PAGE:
Re: Bastille Day - New cover



On Wed, 23 Nov 2011 07:16:23 -0600, Les Cargill
<lcargill99@xxxxxxxxxxx> wrote:

DeeAa wrote:
On 23 marras, 05:13, dvaoa<dv...@xxxxxxxxxxxxx> wrote:

Along the same lines, a "fillet" of fish is pronounced "fill-let" in
England, whereas "fi-lay" in France& the US. In Canada you hear
both.

Yep..and my own pronunciation is a happy mixture of Br/Am spelling,
also in writing.

The funny thing, IMO, is that while Shakespeare's plays are usually
thought best performed, or I'm guessing that's the general idea - with
a very British accent, in fact the language in England in the
16th-17th century was much closer to today's American English than the
so called Queen's English or RP English taught in schools.


Isn't that weird? 'Course, which American English? There are a few.
http://thesocietypages.org/socimages/2011/01/03/map-of-u-s-accents/

Wow, what a compilation! I studied cartography in college in the
70's. Projects involved dreaming up uses for maps. Never would've
dreamed this one up though especially with the connection to youtube.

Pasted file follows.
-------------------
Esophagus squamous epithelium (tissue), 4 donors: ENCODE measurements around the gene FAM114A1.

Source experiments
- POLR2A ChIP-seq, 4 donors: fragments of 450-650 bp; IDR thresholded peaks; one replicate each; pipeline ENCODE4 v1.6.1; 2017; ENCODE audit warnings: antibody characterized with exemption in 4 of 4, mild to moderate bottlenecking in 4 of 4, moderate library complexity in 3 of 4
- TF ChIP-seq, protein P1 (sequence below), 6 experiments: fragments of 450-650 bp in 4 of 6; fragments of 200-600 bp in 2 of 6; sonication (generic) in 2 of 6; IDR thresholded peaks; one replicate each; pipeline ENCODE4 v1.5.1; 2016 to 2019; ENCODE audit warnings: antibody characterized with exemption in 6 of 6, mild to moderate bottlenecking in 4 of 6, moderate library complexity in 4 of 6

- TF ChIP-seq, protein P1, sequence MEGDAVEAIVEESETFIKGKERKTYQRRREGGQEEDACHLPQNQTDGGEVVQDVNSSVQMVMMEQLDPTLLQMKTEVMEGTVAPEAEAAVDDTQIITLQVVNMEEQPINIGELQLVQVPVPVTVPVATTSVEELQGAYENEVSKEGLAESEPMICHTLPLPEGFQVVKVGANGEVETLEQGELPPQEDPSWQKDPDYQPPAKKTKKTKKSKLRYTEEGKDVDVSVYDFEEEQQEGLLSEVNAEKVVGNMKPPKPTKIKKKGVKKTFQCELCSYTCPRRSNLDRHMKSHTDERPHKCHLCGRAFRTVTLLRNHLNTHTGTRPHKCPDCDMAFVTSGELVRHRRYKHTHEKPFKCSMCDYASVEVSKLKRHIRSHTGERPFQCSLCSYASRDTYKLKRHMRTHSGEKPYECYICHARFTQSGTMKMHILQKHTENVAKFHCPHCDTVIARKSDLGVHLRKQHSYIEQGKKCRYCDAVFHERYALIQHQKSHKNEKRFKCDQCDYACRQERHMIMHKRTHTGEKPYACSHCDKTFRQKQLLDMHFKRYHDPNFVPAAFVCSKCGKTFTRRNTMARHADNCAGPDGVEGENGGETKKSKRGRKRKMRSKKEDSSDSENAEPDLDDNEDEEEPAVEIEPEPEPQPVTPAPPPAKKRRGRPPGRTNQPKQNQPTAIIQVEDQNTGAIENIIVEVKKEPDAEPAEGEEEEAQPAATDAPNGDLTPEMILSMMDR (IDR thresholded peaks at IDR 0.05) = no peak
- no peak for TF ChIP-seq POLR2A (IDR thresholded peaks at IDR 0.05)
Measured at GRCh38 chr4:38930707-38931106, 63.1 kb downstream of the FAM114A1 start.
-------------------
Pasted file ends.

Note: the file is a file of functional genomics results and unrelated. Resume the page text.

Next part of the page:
I'm eastern canadian and when I was working in a pub in London,
England way back everyone thought I was from california. They were
expecting a new england type accent which is only common in the
southwest area of nova scotia. Listening to some west coast clips,
excluding SF Bay area I can see why. We sound the same.


It is due to the language not having changed that much in the US due
to its nature as a 'melting pot' of various people, dialects and
languages post that era, while in England the language has, perhaps
quite intentionally, been honed to differentiate more from French, by
putting more emphasis on its scandic and saxon aspects, sharper
consonants and more careful pronunciation of certain sounds.

So an American thespian likely produces a linguistically more accurate
Shakespeare rendition than a British scholar :-)

Cheers,

Dee

.